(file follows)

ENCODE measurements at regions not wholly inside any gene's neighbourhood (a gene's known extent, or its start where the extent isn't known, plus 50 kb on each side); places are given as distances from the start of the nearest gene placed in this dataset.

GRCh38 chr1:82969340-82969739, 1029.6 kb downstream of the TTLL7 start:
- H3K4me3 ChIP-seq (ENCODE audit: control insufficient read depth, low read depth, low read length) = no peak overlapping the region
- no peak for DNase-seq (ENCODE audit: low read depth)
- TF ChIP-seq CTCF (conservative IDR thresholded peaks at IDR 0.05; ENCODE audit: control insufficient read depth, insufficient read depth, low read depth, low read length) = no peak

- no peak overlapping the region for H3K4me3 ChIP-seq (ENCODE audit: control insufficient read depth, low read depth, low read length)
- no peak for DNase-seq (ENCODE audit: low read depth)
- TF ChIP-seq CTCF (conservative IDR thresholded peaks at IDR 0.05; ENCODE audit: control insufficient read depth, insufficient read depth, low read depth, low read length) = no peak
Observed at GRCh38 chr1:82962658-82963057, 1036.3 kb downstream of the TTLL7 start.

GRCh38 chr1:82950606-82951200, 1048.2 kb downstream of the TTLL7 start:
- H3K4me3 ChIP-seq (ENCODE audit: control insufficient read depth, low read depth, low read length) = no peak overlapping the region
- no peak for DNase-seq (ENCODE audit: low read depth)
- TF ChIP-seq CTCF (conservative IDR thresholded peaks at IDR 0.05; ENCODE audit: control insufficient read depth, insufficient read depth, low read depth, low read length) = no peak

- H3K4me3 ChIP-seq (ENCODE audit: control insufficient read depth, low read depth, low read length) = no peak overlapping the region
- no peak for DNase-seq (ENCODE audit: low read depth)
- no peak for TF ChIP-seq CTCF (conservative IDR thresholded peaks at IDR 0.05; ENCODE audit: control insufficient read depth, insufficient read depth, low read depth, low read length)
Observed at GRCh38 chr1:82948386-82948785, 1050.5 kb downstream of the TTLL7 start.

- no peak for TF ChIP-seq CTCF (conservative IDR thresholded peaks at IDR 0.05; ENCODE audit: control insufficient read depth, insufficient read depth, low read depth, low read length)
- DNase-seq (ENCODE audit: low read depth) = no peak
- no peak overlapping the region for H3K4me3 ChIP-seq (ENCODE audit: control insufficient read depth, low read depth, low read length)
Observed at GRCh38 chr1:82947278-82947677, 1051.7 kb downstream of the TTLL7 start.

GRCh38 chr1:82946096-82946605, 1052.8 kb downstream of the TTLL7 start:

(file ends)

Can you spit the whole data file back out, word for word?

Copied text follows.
ENCODE measurements at regions not wholly inside any gene's neighbourhood (a gene's known extent, or its start where the extent isn't known, plus 50 kb on each side); places are given as distances from the start of the nearest gene placed in this dataset.

GRCh38 chr1:82969340-82969739, 1029.6 kb downstream of the TTLL7 start:
- H3K4me3 ChIP-seq (ENCODE audit: control insufficient read depth, low read depth, low read length) = no peak overlapping the region
- no peak for DNase-seq (ENCODE audit: low read depth)
- TF ChIP-seq CTCF (conservative IDR thresholded peaks at IDR 0.05; ENCODE audit: control insufficient read depth, insufficient read depth, low read depth, low read length) = no peak

- no peak overlapping the region for H3K4me3 ChIP-seq (ENCODE audit: control insufficient read depth, low read depth, low read length)
- no peak for DNase-seq (ENCODE audit: low read depth)
- TF ChIP-seq CTCF (conservative IDR thresholded peaks at IDR 0.05; ENCODE audit: control insufficient read depth, insufficient read depth, low read depth, low read length) = no peak
Observed at GRCh38 chr1:82962658-82963057, 1036.3 kb downstream of the TTLL7 start.

GRCh38 chr1:82950606-82951200, 1048.2 kb downstream of the TTLL7 start:
- H3K4me3 ChIP-seq (ENCODE audit: control insufficient read depth, low read depth, low read length) = no peak overlapping the region
- no peak for DNase-seq (ENCODE audit: low read depth)
- TF ChIP-seq CTCF (conservative IDR thresholded peaks at IDR 0.05; ENCODE audit: control insufficient read depth, insufficient read depth, low read depth, low read length) = no peak

- H3K4me3 ChIP-seq (ENCODE audit: control insufficient read depth, low read depth, low read length) = no peak overlapping the region
- no peak for DNase-seq (ENCODE audit: low read depth)
- no peak for TF ChIP-seq CTCF (conservative IDR thresholded peaks at IDR 0.05; ENCODE audit: control insufficient read depth, insufficient read depth, low read depth, low read length)
Observed at GRCh38 chr1:82948386-82948785, 1050.5 kb downstream of the TTLL7 start.

- no peak for TF ChIP-seq CTCF (conservative IDR thresholded peaks at IDR 0.05; ENCODE audit: control insufficient read depth, insufficient read depth, low read depth, low read length)
- DNase-seq (ENCODE audit: low read depth) = no peak
- no peak overlapping the region for H3K4me3 ChIP-seq (ENCODE audit: control insufficient read depth, low read depth, low read length)
Observed at GRCh38 chr1:82947278-82947677, 1051.7 kb downstream of the TTLL7 start.

GRCh38 chr1:82946096-82946605, 1052.8 kb downstream of the TTLL7 start: